To address these difficult issues, a workshop entitled, “Applying Principles from Complex Systems to Studying the Efficacy of CAM Therapies” was held October 8–10, 2007 at Georgetown University in Washington, DC. The overall goal of the workshop was to engage a small group of experts from diverse disciplines to explore the approaches and tools used to study both complexity and CAM and to determine whether core principles would emerge from the discussions that could guide the investigation of efficacy and mechanisms of action among complex multimodal and/or individualized interventions.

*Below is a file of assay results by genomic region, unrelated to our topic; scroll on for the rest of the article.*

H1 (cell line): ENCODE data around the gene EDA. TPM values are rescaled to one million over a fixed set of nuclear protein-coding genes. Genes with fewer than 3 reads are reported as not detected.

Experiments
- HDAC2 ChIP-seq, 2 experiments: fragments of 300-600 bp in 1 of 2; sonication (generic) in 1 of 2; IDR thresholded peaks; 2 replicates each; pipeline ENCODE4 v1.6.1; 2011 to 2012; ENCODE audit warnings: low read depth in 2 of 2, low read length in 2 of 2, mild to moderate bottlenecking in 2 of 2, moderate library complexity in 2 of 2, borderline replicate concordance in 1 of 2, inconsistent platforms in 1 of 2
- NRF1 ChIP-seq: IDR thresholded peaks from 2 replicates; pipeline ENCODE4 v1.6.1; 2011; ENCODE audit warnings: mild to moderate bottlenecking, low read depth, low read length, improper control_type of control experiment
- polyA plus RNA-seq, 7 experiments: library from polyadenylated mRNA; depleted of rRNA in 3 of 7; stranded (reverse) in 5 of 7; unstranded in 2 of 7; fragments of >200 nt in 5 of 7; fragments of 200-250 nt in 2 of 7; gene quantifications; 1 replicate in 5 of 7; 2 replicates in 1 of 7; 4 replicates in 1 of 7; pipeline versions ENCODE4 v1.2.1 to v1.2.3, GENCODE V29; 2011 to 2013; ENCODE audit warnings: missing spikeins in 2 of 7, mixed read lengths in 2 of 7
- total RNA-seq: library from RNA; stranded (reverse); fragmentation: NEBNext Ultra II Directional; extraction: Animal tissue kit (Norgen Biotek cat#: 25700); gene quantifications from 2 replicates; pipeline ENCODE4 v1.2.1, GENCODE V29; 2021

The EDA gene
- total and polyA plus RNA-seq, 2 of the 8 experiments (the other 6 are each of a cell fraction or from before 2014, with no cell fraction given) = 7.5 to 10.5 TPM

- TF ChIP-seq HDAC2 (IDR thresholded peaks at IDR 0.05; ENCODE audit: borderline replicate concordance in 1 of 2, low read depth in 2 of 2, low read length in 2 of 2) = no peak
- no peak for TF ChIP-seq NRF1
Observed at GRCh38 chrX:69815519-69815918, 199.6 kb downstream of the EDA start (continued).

The workshop program was organized into seven sessions. The first four were composed of short, didactic presentations designed to enhance a rich discussion. As outlined in Table 1, the first session served to introduce the concepts with overview presentations by Ary Goldberger, MD (“Introduction to Complexity Science and Complex Systems”), and Jacob Shoham, MD, PhD (“Complex Systems and CAM—Why and How Are They Related?”). Session 2 focused on the tools used to study complex systems and how these tools could be applied to CAM. Session 3 followed with the issue of research designs and the practical approaches to studying complex systems. The final session of the first day dealt with the specific challenges inherent in studying CAM, ranging from the context of clinical practice and the patient–practitioner interaction to an analysis of the impact of multimodal and individualized interventions. The second day of the workshop began with a keynote address by Ken Resnicow, PhD, entitled “Embracing Chaos and Complexity: A Quantum Change for Public Health.” Dr. Resnicow presented his ideas about how complexity science might explain behavioral change. The entire group of approximately 40 participants then separated into 5 groups to deliberate on case studies that had been prepared by the steering committee. The rest of the day was spent on group discussions of the case studies and subsequent reports from each of the groups. At the end of the day, a small subgroup was selected to synthesize the lessons learned and to prepare a summary of the deliberations that would be presented to the workshop participants the next morning. This article represents a synthesis of that summary, which we hope will inform readers of this journal and provide the impetus to stimulate further research in these areas.